Although Bob LAW is considered to be one of the founding fathers of British minimalism, he had no formal training other than brief sojourns as a carpenter and an architectural designer. His interest in watercolour painting took him to St. Ives where he met Bernard Leach, Peter Lanyon and Roger Hilton. The Cornish landscape inspired his first minimalist works. In the late 1960s, Law started to create the black paintings that would eventually be exhibited at the Museum of Modern Art in Oxford in 1974 and the Whitechapel Art Gallery in London in 1978. Throughout the 1980s, Law's oeuvre and reputation evolved. He turned to making sculpture, harking back to his early experiments with carpentry.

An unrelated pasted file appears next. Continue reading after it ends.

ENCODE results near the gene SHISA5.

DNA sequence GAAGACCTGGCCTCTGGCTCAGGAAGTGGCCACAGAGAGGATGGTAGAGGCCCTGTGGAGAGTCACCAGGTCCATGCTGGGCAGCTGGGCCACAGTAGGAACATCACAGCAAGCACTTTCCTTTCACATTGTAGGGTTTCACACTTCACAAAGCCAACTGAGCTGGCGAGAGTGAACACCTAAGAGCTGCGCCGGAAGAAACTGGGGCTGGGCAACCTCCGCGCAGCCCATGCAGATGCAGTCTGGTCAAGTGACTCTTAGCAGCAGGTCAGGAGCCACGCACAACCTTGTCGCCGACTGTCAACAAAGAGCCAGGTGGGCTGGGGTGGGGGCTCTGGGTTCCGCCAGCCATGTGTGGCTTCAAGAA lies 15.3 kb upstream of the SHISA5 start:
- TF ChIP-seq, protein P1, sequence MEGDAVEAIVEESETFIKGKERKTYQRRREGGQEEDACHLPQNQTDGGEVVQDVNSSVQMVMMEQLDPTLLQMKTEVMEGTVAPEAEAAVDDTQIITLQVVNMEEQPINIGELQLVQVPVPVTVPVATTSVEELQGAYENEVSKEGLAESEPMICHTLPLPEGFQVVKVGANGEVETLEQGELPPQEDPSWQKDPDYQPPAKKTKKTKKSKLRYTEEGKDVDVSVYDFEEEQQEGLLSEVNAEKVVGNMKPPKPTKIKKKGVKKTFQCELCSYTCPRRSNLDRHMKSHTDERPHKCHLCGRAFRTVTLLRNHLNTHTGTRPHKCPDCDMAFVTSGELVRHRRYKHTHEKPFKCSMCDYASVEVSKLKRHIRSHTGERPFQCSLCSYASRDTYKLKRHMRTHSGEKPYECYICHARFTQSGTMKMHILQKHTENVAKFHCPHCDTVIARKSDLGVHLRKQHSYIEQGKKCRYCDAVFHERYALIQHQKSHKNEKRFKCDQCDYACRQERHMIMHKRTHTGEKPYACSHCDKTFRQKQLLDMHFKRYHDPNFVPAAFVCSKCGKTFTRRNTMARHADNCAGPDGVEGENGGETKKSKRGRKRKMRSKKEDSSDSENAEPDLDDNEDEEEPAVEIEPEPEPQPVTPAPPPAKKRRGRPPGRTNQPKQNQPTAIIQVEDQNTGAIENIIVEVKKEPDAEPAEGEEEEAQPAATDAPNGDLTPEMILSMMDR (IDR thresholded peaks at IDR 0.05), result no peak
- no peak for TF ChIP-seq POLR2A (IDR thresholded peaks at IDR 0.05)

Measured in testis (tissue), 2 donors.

Law's work has featured in numerous  exhibitions, including 'Artists and Poets' (group) at Secession, Vienna, Austria (2015); 'Abstract Drawing' (group), curated by Richard Deacon, Drawing Room, London, UK (2014); 'A House of Leaves' (gorup), curated by Vincent Honoré, at DRAF, London, UK (2013); 'Bob Law: Drawings, Sculpture and Paintings', Newlyn Art Gallery, Cornwall, UK, which travelled to Kettle's Yard, Cambridge, UK (1999); Whitechapel Gallery, London, UK (1978); and '10 Black Paintings 1965-70', Museum of Modern Art, Oxford (1974). His work is included in many public collections throughout the world, including Tate, London, UK; the British Museum, London, UK: and The Guggenheim Museum, New York, NY, amongst others.